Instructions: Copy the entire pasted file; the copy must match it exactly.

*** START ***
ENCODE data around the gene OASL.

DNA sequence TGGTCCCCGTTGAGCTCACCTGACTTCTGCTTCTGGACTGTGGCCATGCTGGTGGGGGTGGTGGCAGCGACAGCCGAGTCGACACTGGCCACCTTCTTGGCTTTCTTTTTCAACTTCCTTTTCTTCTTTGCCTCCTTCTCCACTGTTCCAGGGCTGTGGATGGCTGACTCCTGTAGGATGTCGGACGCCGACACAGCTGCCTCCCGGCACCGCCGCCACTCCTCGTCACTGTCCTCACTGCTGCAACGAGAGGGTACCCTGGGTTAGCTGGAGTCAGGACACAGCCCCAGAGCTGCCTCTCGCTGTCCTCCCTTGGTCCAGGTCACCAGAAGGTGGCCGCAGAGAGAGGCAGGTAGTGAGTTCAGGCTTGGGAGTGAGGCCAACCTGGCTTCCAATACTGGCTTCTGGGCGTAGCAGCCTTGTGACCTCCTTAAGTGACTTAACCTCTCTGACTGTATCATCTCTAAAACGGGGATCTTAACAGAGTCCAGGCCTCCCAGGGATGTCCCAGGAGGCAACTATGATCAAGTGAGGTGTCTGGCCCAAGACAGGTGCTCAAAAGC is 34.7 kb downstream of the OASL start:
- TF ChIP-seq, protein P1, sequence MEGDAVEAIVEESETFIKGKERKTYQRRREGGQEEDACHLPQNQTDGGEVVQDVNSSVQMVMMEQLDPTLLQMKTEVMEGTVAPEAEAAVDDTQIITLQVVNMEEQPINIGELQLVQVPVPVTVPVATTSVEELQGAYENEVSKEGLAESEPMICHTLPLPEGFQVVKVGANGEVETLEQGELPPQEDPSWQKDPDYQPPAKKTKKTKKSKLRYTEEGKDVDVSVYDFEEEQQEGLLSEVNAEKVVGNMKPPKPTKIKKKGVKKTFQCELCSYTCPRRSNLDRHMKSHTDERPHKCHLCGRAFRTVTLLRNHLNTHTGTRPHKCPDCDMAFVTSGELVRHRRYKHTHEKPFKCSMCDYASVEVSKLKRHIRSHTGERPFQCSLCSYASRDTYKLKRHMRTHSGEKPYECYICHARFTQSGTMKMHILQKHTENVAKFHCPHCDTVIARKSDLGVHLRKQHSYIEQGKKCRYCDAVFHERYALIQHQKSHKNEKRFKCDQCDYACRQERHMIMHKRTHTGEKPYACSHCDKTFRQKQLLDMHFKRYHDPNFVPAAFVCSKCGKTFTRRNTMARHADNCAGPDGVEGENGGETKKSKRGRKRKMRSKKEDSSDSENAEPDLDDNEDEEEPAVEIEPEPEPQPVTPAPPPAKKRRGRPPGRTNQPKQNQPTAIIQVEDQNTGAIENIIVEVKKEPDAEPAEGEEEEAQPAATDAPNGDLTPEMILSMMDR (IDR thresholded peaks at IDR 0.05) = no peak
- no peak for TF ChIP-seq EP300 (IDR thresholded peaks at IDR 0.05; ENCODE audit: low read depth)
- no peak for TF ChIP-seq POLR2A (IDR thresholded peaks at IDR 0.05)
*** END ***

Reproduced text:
ENCODE data around the gene OASL.

DNA sequence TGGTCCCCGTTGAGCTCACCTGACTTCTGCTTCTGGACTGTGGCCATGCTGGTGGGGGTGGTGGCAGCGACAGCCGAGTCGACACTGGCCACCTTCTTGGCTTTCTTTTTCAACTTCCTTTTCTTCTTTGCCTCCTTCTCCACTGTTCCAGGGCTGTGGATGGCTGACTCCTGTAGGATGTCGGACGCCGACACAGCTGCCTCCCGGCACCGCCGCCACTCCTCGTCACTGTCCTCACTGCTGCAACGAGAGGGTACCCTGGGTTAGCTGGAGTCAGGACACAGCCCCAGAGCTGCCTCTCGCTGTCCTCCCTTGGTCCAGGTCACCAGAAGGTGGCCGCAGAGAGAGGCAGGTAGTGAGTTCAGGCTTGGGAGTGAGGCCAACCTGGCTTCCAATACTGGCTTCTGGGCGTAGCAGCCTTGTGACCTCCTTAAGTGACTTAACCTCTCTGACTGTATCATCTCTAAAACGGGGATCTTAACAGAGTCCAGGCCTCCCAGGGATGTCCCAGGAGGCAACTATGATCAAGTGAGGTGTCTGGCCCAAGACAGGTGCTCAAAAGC is 34.7 kb downstream of the OASL start:
- TF ChIP-seq, protein P1, sequence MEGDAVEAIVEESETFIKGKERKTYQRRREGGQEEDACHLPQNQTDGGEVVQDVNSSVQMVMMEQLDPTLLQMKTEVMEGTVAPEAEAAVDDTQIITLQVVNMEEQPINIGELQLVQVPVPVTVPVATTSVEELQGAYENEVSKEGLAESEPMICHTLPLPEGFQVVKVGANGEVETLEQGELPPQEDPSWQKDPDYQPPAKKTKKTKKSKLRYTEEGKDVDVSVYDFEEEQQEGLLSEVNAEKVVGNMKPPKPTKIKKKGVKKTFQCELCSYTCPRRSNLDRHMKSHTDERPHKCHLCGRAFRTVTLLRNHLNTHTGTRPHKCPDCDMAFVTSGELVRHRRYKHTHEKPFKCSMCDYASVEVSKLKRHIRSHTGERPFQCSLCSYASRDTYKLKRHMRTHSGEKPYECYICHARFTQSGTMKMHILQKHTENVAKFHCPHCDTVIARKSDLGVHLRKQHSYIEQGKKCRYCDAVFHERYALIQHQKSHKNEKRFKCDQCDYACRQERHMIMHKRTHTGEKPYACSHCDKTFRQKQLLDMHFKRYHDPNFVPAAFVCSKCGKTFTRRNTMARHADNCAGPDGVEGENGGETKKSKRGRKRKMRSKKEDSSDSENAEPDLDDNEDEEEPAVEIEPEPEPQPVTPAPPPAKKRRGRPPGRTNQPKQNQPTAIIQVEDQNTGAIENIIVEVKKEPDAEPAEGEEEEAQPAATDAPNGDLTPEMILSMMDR (IDR thresholded peaks at IDR 0.05) = no peak
- no peak for TF ChIP-seq EP300 (IDR thresholded peaks at IDR 0.05; ENCODE audit: low read depth)
- no peak for TF ChIP-seq POLR2A (IDR thresholded peaks at IDR 0.05)